Boris Johnson Isn’t Infallible When It Comes to Sleaze
(Bloomberg Opinion) -- Boris Johnson likes to quote Latin picked up from his study of the classics. He should know the tale of the Roman general who, upon entering his city in triumph, was reminded, “hominem te memento” — you are a mere mortal.
But after a crushing election victory over the Labour party in 2019 and a ruthless elimination of his internal party rivals, there is no one in Johnson’s inner circle, it seems, prepared to remind him of his fallibility. That’s only going to hurt the prime minister in the long run.
At the beginning of the week, Johnson had the world’s attention as host of COP26 in Glasgow. Then he decided to throw his weight behind Owen Paterson, a senior Conservative MP found guilty of breaking lobbying rules and suspended by the independent Parliamentary Commissioner for Standards, Kathryn Stone.
The prime minister evidently thought the government’s 80-strong majority and commanding lead in the opinion polls would allow him to set aside that verdict with impunity. He kicked a hornet’s nest.
On Wednesday, Tory lawmakers, under strict instructions from the party whips, voted to block Paterson’s suspension from the House of Commons and create a new parliamentary committee to hear his case. A cabinet minister subsequently urged Stone to resign. Paterson boasted in an interview that he “wouldn’t hesitate to do it all over again tomorrow.”
Stone’s recommendation to discipline the lawmaker was no partisan judgment. It had been backed by the Commons’ standards committee, composed of Conservative and Labour MPs as well as independent lay figures. “In an egregious case of public advocacy,” it stated, Paterson had lobbied regulators on behalf of two food and diagnostic firms from whom he receives more than 100,000 pounds ($134,870) a year.
Paterson is a long-standing Brexiteer with a strong sense of his own rectitude and many powerful friends on the Tory right. And as pressures of the investigation into his conduct mounted, his wife’s suicide in 2020 gained him the sympathy of those who don’t share his politics.
In his defense, he claimed he was performing a public service by alerting the Food Standards Agency to an alleged dangerous defect in a ham produced by a rival to the company that paid him 500 pounds an hour for advocacy. The rules do make an exception for MPs who “correct a serious wrong.”
But his arguments didn’t even convince his own side — 51 Tory MPs either voted against or abstained on the vote. Many more voted with the government to block Paterson’s suspension, not out of conviction but fearful for their careers. Had Labour organized its MPs in time, the vote might even have been lost.
Johnson should have left the matter alone, or at least pursued other courses. One of the government’s proxies could have moved to reduce Paterson’s suspension on compassionate grounds. There would have been complaints from the opposition and some grumbling in the press, but no great ruckus. Ministers could have also promised to review the appeals procedure for future cases in consultation with Labour.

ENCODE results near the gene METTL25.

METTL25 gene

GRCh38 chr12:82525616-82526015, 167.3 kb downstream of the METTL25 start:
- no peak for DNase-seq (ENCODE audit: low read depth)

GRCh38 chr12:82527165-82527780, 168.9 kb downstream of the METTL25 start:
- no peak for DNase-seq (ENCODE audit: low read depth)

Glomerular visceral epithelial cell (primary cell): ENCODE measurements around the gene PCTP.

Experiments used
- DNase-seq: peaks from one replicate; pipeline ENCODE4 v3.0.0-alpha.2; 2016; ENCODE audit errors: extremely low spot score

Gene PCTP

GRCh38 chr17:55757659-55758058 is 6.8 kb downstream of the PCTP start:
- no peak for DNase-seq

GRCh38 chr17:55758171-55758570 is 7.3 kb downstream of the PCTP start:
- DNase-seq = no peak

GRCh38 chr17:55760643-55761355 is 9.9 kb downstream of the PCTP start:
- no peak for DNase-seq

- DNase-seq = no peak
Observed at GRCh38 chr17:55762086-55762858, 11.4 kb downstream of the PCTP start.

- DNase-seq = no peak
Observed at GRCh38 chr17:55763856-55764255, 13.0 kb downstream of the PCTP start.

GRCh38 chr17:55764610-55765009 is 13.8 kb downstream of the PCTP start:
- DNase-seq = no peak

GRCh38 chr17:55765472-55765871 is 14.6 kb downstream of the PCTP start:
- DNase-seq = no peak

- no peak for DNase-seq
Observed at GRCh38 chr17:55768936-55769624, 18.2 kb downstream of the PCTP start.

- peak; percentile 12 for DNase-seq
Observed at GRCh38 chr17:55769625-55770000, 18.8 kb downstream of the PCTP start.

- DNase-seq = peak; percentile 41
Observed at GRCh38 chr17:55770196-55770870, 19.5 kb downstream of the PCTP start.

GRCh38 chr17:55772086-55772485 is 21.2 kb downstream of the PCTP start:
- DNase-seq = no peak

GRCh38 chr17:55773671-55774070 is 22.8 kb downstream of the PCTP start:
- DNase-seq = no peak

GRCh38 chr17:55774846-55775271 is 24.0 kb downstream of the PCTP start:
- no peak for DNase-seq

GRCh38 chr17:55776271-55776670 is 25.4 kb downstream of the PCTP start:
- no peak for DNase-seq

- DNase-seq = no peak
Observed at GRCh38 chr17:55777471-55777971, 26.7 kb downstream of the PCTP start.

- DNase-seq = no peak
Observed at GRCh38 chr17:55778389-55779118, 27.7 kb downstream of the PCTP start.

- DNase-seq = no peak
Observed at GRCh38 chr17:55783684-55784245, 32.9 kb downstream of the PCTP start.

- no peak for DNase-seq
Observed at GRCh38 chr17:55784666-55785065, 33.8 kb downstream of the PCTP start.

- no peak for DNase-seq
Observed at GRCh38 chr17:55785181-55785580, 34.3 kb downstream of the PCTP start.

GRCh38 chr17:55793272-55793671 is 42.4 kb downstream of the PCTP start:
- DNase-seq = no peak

But Jacob Rees-Mogg, the leader of the House of Commons, and Mark Spencer, the government’s chief whip, conflated complaints about the system with the case of one individual already found guilty. They decided on a plan to overturn the rules to help a chum, “moving the goalposts,” as one Tory rebel, MP for Hazel Grove William Wragg, put it.
But catastrophic headlines in the following day’s papers produced a volte-face. Within hours, the government caved, and a clearly distressed Paterson resigned his seat in the House of Commons, saying his motives had been impugned.
More importantly, a narrative of “Tory sleaze” has been resurrected, just like the bad old days of the 1990s when newspapers were full of stories about Conservative MPs pocketing brown envelopes of cash.
The scandals just keep coming. First, Johnson’s former chief adviser was allowed to keep his job after breaking Covid restrictions on social distancing that he’d helped draw up. Then the housing minister gave a lucrative contract to a Tory donor after they sat down to dinner. The Home Secretary was found guilty of bullying her civil servants but let off. One starts to wonder, are the rules only for the little people?
Cynics argue that the Paterson affair is a storm in a tea-cup — that voters don’t think public standards are a first order issue like a failing economy or a cost-of-living crisis are.
That’s a half-truth at best. The Tory lead in the polls after the vote on Wednesday was instantly cut by five points to just one ahead of Labour. Voters dislike being taken for fools. People were outraged a decade ago when MPs on all sides were accused of abusing their expenses. Back then, Johnson was one of the few Conservatives to grasp the damage done to the reputation of the political class. Not now.
True, the Tories were last thrown out of government because the country lost confidence in their economic competence. But persistent accusations of financial and sexual peccadilloes meant they governed under a dark cloud. The word “sleaze'' became a lightning rod for dissatisfaction with Conservatives.
Next year, the U.K. can expect rises in taxes and inflation. Supply chain bottlenecks may still be throttling the economy. With a renewed reputation for sleaze and incompetence hanging over his head, Johnson’s job just got a lot harder.
This column does not necessarily reflect the opinion of the editorial board or Bloomberg LP and its owners.
Martin Ivens was editor of the Sunday Times from 2013 to 2020 and was formerly its chief political commentator. He is a director of the Times Newspapers board.
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